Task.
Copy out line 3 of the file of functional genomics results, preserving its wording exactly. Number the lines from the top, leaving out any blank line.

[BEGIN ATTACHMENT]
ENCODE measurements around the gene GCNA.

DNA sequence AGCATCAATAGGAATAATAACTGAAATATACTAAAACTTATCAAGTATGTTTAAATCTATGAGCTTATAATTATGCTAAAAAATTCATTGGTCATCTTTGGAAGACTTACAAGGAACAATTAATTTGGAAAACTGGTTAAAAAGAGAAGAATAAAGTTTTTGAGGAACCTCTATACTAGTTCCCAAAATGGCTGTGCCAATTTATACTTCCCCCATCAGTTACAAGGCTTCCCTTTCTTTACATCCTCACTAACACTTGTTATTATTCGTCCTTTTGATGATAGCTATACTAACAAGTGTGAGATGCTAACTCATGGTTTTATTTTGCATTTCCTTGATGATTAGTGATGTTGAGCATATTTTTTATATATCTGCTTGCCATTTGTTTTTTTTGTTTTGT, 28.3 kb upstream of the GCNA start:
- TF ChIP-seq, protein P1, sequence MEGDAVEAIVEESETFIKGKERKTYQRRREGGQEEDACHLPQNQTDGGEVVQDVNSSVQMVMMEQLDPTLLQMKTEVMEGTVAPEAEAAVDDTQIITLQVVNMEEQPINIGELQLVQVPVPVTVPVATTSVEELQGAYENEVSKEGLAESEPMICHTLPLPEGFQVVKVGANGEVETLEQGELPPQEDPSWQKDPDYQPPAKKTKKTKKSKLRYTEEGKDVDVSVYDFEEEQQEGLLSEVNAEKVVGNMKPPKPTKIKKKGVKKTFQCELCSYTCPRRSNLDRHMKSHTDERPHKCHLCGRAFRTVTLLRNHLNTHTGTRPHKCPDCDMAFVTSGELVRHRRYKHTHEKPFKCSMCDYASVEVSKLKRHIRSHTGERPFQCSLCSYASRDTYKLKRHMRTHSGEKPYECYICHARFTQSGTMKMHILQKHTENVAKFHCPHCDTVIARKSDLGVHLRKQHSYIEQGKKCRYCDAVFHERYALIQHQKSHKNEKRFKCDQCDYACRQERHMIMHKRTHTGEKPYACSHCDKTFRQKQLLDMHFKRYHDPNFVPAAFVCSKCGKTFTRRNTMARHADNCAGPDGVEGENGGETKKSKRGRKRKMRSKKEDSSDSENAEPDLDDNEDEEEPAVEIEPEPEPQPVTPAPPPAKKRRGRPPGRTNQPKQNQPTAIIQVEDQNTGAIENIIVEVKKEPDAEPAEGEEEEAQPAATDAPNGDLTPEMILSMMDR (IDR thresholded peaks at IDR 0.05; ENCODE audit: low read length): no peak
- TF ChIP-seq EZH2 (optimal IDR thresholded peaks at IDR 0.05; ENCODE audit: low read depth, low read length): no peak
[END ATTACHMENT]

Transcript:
- TF ChIP-seq, protein P1, sequence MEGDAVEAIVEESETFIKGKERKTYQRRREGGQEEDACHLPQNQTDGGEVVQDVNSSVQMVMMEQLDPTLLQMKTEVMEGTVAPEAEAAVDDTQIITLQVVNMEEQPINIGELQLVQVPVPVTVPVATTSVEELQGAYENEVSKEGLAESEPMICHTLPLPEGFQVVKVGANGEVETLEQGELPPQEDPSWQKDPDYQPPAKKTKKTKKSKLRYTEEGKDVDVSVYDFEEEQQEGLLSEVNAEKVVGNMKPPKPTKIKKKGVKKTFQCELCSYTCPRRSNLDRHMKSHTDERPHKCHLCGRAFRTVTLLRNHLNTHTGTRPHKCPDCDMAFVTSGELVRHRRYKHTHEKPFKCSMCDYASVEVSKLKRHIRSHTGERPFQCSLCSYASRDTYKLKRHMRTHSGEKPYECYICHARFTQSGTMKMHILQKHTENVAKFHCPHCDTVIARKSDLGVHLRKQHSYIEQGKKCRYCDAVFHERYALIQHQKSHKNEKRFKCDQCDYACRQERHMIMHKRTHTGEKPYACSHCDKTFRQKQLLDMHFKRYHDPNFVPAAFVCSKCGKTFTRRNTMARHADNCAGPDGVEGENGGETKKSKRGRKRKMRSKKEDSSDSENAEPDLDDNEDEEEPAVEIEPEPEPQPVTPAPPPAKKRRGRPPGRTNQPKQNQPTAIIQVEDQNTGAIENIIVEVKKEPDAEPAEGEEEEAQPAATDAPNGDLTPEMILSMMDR (IDR thresholded peaks at IDR 0.05; ENCODE audit: low read length): no peak